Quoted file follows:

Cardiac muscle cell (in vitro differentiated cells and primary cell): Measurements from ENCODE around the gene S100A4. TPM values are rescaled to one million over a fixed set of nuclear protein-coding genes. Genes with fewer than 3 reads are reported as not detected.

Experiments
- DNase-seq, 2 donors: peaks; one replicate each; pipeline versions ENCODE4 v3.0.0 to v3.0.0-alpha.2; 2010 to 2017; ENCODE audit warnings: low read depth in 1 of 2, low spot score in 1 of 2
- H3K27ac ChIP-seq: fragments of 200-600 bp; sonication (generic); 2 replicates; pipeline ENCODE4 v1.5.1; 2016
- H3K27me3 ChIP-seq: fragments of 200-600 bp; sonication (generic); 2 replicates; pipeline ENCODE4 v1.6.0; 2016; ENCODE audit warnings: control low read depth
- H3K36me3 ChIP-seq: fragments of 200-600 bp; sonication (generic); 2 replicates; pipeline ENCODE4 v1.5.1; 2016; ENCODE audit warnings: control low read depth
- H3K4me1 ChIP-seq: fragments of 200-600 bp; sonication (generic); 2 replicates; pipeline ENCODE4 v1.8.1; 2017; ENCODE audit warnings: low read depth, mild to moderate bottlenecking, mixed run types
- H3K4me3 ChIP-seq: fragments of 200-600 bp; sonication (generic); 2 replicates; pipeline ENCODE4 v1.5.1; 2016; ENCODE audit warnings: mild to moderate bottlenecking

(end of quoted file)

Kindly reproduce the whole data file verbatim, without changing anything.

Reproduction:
Cardiac muscle cell (in vitro differentiated cells and primary cell): Measurements from ENCODE around the gene S100A4. TPM values are rescaled to one million over a fixed set of nuclear protein-coding genes. Genes with fewer than 3 reads are reported as not detected.

Experiments
- DNase-seq, 2 donors: peaks; one replicate each; pipeline versions ENCODE4 v3.0.0 to v3.0.0-alpha.2; 2010 to 2017; ENCODE audit warnings: low read depth in 1 of 2, low spot score in 1 of 2
- H3K27ac ChIP-seq: fragments of 200-600 bp; sonication (generic); 2 replicates; pipeline ENCODE4 v1.5.1; 2016
- H3K27me3 ChIP-seq: fragments of 200-600 bp; sonication (generic); 2 replicates; pipeline ENCODE4 v1.6.0; 2016; ENCODE audit warnings: control low read depth
- H3K36me3 ChIP-seq: fragments of 200-600 bp; sonication (generic); 2 replicates; pipeline ENCODE4 v1.5.1; 2016; ENCODE audit warnings: control low read depth
- H3K4me1 ChIP-seq: fragments of 200-600 bp; sonication (generic); 2 replicates; pipeline ENCODE4 v1.8.1; 2017; ENCODE audit warnings: low read depth, mild to moderate bottlenecking, mixed run types
- H3K4me3 ChIP-seq: fragments of 200-600 bp; sonication (generic); 2 replicates; pipeline ENCODE4 v1.5.1; 2016; ENCODE audit warnings: mild to moderate bottlenecking